?They were all annoying,??Shatner says, laughing. ?Grown men who have wives who cater to them. They expect other people to cater to them. And I was guilty more than anyone. But you have to be sanguine about it and realize, at least for the moment, these are their characteristics, and since you?re not married and there is a point in which you?re going to go home and pull the covers over your head, you can endure anything.?
(Though, he carefully adds, ?Each of them are special people. They?ve risen to the height of their profession because of their special properties, their special characteristics. To divine that, to find that out, to talk to them about it, and to glory in it was part of the joy of what I did.?)
Interpersonal odds aside, the experience was worth it, Shatner says, especially because he ticked off a few other bucket-list items along the way?among them: getting to catch a football pass from Bradshaw and boxing with Foreman, whom Shatner says knocked him out. (?Then I wanted Henry Winkler to make me laugh,??Shatner deadpanned. ?I got two out of three wishes.?) His most profound experience abroad, though, had nothing to do with people?it was communicating with an animal he met along a river in Thailand.
?I keep going back to an occasion with a young elephant,??Shatner says, when asked about the most surreal moment of the trip. ?I?m a great believer in the interconnectedness between human and animal, and our inability to perceive the intelligence of another entity. We think we know some of it but we don?t really. Feeling how empathetic animals are and we, in our arrogance as human beings, think we?re the top of the chain?but we might very well not be.? (Though, find us one elephant who was offered an all-expenses-paid-trip abroad with the Fonz.)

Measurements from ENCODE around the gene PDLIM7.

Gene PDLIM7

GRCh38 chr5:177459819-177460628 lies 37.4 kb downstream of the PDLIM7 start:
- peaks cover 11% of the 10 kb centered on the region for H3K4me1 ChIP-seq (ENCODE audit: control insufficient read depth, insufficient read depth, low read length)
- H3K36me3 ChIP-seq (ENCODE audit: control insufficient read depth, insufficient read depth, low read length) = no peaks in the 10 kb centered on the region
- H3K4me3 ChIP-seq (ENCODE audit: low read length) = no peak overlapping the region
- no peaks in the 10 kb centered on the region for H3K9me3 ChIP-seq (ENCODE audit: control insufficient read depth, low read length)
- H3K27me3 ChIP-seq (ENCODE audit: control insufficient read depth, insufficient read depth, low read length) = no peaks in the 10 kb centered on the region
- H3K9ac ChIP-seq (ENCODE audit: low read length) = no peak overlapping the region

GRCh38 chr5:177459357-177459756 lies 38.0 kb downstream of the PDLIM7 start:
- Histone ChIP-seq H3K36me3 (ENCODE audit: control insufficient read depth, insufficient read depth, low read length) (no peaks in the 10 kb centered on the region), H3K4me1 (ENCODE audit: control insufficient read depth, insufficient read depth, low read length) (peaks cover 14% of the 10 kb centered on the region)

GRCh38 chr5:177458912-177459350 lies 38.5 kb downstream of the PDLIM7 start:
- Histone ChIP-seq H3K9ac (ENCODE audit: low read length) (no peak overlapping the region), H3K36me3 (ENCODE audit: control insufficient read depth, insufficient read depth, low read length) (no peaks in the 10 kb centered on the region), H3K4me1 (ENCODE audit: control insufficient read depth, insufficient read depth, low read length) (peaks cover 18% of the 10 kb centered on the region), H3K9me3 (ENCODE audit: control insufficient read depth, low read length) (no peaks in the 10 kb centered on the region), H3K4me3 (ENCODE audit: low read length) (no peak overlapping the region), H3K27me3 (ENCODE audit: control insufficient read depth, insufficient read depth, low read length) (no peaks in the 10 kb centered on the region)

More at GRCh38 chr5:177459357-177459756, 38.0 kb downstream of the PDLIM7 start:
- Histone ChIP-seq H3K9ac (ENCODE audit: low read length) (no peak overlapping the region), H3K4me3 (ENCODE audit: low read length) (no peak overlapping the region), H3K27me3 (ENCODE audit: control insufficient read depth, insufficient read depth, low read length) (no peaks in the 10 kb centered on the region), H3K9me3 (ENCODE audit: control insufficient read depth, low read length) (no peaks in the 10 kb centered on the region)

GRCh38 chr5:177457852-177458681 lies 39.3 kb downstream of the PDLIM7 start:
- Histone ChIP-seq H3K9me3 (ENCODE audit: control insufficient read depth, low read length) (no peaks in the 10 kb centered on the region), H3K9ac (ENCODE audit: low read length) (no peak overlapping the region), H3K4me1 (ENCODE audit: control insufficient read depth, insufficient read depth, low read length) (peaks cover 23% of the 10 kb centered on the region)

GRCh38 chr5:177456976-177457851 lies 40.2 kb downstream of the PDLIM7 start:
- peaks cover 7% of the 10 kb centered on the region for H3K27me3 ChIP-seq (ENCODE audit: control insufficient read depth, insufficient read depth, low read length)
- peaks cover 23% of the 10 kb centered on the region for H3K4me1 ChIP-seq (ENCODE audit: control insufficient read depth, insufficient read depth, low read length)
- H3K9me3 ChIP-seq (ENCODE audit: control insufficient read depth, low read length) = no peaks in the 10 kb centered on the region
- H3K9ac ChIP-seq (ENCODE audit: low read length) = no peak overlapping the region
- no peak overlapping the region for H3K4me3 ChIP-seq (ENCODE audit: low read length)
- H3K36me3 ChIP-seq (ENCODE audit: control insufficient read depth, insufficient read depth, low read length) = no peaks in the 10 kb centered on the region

?Now, I got up close and personal with a young elephant,??Shatner continues. ?I put my hands on her head and she was communicating with me in a rumble. They make these deep reverberations. So deep that we can?t hear them, but you can feel them. And they communicate with their feet in long distances. . . . The earth trembles, and they can communicate with herds thousands of miles away by these deep, deep rumbles that are beyond our human hearing. I could feel them as she was communicating with me. I just felt I?d connected with another animal.?
The experience overall was so positive that he would consider a second go-round with his ragtag tribe of Tommy Bahama?clad cohorts, and he says NBC is ?already talking about it.? Fortunately, he has a few other parts of the world that he has been longing to visit, including India, Bhutan, Cuba, South Sea Island, the Caribbean, and the Antarctic. (A moment to fantasize about a parka-clad Shatner and Winkler, the lovable odd couple of the foursome, bickering about each other?s snoring habits on a glacier surrounded by penguins.) But as NBC awaits Tuesday evening?s ratings, and decides whether to fund another celebrity trip abroad, Shatner only has one destination on his mind at the moment.
?Home,? he says. ?I travel a lot. I?m on tour. I?m making personal appearances, speeches, films on location. Coming home to love and to comfort and to my own bed is a huge joy.?
William Shatner Remembers Spending a Month in Asia with Celebrity Strangers – Vanity Fair}